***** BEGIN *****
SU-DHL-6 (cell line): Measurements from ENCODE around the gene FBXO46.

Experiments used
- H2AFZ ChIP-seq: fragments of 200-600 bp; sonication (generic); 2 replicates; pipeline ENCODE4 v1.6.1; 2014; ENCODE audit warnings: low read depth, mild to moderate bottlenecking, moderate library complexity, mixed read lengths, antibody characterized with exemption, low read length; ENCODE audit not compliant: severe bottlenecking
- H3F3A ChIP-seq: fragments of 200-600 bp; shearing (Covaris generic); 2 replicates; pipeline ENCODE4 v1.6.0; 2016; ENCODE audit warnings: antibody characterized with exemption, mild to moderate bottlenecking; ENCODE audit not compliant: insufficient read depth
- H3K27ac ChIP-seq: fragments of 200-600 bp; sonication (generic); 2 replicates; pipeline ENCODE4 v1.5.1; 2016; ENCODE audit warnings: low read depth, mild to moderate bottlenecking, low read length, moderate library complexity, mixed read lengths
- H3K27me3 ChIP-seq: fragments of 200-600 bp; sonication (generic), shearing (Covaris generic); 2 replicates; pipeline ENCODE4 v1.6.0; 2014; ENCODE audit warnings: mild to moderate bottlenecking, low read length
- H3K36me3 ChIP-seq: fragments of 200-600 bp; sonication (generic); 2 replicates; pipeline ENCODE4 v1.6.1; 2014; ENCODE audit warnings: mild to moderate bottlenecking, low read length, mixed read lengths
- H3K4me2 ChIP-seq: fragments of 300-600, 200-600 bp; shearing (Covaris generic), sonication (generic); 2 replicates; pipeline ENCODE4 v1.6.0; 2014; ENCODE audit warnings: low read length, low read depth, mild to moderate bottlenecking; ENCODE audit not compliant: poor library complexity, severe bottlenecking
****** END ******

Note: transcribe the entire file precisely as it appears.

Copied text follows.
SU-DHL-6 (cell line): Measurements from ENCODE around the gene FBXO46.

Experiments used
- H2AFZ ChIP-seq: fragments of 200-600 bp; sonication (generic); 2 replicates; pipeline ENCODE4 v1.6.1; 2014; ENCODE audit warnings: low read depth, mild to moderate bottlenecking, moderate library complexity, mixed read lengths, antibody characterized with exemption, low read length; ENCODE audit not compliant: severe bottlenecking
- H3F3A ChIP-seq: fragments of 200-600 bp; shearing (Covaris generic); 2 replicates; pipeline ENCODE4 v1.6.0; 2016; ENCODE audit warnings: antibody characterized with exemption, mild to moderate bottlenecking; ENCODE audit not compliant: insufficient read depth
- H3K27ac ChIP-seq: fragments of 200-600 bp; sonication (generic); 2 replicates; pipeline ENCODE4 v1.5.1; 2016; ENCODE audit warnings: low read depth, mild to moderate bottlenecking, low read length, moderate library complexity, mixed read lengths
- H3K27me3 ChIP-seq: fragments of 200-600 bp; sonication (generic), shearing (Covaris generic); 2 replicates; pipeline ENCODE4 v1.6.0; 2014; ENCODE audit warnings: mild to moderate bottlenecking, low read length
- H3K36me3 ChIP-seq: fragments of 200-600 bp; sonication (generic); 2 replicates; pipeline ENCODE4 v1.6.1; 2014; ENCODE audit warnings: mild to moderate bottlenecking, low read length, mixed read lengths
- H3K4me2 ChIP-seq: fragments of 300-600, 200-600 bp; shearing (Covaris generic), sonication (generic); 2 replicates; pipeline ENCODE4 v1.6.0; 2014; ENCODE audit warnings: low read length, low read depth, mild to moderate bottlenecking; ENCODE audit not compliant: poor library complexity, severe bottlenecking